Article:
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  • Writer's picturekyle Hailey

SQL execution times from ASH

Update: Check out Tanel Poder’s blog entry on SQL_EXEC_ID for more details, especially for the RAC world: Tanel Poder’s blog on SQL_EXEC_ID

Something I’ve been looking forward to exploiting for a while is the SQL_EXEC_ID field in ASH. Thanks to Karl Arao for pushing me to look into this. Karl sent me an example query he had written using SQL_EXEC_ID and then we started discussing how to harness SQL_EXEC_ID. (see Karl’s blog here http://karlarao.wordpress.com/ and some good examples of SQL_EXEC_ID here http://karlarao.tiddlyspot.com/#Elapsed-AvgMinMax) One of the several cool things about ASH in Oracle 11g is there is now a SQL_EXEC_ID column. What good is the SQL_EXEC_ID column? Well without it , like in Oracle 10g there was no way to look at ASH data and distinguish between a SQL statement that had been re-executed multiple times in a row and showed up in consecutive ASH samples and a SQL statement that was running for a long time and showing up in consecutive ASH samples. Now in 11g with SQL_EXEC_ID we can now make the distinction. (the distinction can actually be done  since Oracle version 7 with SASH – simulated ASH). Now with SQL_EXEC_ID not only can we distinguish long running queries from re-executed queries we can start looking at  average execution times and maximum execution times and start seeing variation. These timings though are only accurate for longer running queries as fast running queries running faster than 1 second will only appear once per execute in ASH thus no deltas can be calculated.

Here is an example SQL execution timing data mining query (ashsqlt.sql):

col mx for 999999
col mn for 999999
col av for 999999.9

select
       sql_id,
       count(*),
       max(tm) mx,
       avg(tm) av,
       min(tm) min
from (
   select
        sql_id,
        sql_exec_id,
        max(tm) tm
   from ( select
              sql_id,
              sql_exec_id,
              ((cast(sample_time  as date)) -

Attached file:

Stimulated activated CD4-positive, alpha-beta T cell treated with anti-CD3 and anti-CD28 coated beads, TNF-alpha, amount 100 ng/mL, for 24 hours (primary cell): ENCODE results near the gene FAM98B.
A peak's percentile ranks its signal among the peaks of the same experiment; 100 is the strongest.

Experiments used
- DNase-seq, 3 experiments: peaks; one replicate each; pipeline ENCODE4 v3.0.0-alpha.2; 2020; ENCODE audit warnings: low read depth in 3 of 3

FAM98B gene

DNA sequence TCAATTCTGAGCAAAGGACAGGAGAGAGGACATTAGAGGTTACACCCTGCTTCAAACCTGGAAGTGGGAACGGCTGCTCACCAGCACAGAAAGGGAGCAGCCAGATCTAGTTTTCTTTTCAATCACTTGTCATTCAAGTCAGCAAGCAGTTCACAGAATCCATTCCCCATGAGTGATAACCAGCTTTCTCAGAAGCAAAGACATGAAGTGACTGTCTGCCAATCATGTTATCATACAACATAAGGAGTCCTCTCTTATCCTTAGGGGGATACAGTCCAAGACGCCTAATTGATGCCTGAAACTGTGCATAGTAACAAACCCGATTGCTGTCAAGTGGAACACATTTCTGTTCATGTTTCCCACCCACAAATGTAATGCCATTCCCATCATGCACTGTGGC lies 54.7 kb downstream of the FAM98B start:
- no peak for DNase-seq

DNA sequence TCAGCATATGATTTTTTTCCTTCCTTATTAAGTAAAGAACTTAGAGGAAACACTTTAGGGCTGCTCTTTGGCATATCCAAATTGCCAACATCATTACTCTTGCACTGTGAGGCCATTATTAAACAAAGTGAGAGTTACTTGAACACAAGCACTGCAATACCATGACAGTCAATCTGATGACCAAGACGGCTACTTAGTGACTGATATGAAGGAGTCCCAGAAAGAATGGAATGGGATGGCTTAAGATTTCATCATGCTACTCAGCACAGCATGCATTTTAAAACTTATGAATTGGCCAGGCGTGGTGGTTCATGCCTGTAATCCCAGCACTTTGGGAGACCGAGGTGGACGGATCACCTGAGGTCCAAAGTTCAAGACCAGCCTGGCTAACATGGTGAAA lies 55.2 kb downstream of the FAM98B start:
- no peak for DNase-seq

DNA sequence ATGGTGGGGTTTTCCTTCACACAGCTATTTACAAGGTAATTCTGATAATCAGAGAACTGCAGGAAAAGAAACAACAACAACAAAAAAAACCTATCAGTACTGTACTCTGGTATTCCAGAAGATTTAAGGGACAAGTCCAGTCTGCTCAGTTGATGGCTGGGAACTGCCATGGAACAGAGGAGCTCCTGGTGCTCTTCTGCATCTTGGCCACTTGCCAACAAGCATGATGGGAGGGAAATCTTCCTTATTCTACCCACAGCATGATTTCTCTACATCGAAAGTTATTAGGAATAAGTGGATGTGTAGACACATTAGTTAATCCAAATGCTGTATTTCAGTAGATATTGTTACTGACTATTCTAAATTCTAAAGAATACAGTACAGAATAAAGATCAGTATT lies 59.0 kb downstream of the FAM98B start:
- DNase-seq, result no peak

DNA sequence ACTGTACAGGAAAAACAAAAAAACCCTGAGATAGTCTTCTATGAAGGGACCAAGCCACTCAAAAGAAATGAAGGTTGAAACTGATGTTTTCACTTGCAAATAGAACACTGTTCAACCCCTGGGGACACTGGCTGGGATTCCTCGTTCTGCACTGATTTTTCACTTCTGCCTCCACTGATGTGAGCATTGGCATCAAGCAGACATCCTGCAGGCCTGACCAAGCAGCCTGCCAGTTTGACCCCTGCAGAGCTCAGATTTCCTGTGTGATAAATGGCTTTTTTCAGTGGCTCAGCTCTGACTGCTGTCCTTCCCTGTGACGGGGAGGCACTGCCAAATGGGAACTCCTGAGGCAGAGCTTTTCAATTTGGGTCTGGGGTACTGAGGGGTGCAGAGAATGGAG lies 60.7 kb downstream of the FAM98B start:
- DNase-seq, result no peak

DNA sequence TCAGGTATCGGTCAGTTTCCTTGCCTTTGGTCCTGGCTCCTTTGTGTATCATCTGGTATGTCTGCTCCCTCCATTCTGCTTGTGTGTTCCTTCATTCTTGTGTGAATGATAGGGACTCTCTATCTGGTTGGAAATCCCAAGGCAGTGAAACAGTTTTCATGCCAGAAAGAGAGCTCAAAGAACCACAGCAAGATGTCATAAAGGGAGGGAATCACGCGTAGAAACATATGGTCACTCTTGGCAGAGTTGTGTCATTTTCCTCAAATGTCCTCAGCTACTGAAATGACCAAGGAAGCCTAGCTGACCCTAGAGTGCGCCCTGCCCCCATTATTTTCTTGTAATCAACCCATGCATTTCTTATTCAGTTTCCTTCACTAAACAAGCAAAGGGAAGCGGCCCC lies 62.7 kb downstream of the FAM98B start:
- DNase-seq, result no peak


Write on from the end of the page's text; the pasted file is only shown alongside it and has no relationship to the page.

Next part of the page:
(cast(sql_exec_start as date))) * (3600*24) tm
           from
              dba_hist_active_sess_history
           where sql_exec_id is not null
	)
   group by sql_id,sql_exec_id
   )
group by sql_id
having count(*) > 10
order by mx,av
/

and the output looks like

SQL_ID          COUNT(*)      MX        AV        MIN
------------- ---------- ------- --------- ----------
2h83mk46003q4         18       1        .2          0
77m98gu3uzb59         15       1        .2          0
6dnvpqs0zdxhv         30       1        .3          0
40r79s5rxabwr         18       1        .3          0
26ugyh75gmnt4         35       1        .3          0
1sjkhrtg3qa48         14       1        .3          0
4h6kn70hsgz9u         20       1        .3          0
b6s2h63d07t91         13       1        .3          0
a18wua1f703xh         29       1        .3          0
6az55y9y8u86c         12       1        .3          0
7ujfmgb1j83a3         21       1        .3          0

above is the beginning and times below is the end of output

SQL_ID          COUNT(*)      MX        AV        MIN
------------- ---------- ------- --------- ----------
0fvrpk7476b7y         26    3068     133.1          0
1pjp66rxcj6tg         15    3106     767.7         57
8r5wuxk1dprhr         39    3510     841.0         24
0w5uu5kngyyty         21    3652     442.3          0
0hbv80w9ypy0n        161    4089    1183.9          0
71fwb4n6a92fv         49    4481     676.9         30
0bujgc94rg3fj        604    4929      24.7          0
64dqhdkkw63fd       1083    7147       7.2          0
990m08w8xav7s        591    7681      51.8          0
2n5369dsuvn5a         16   10472    5726.8        303
2spgk3k0f7quz        251   29607     546.1          0
36pd759xym9tc         12   37934   23861.9       1391
497wh6n7hu14f         49   69438    5498.2          0
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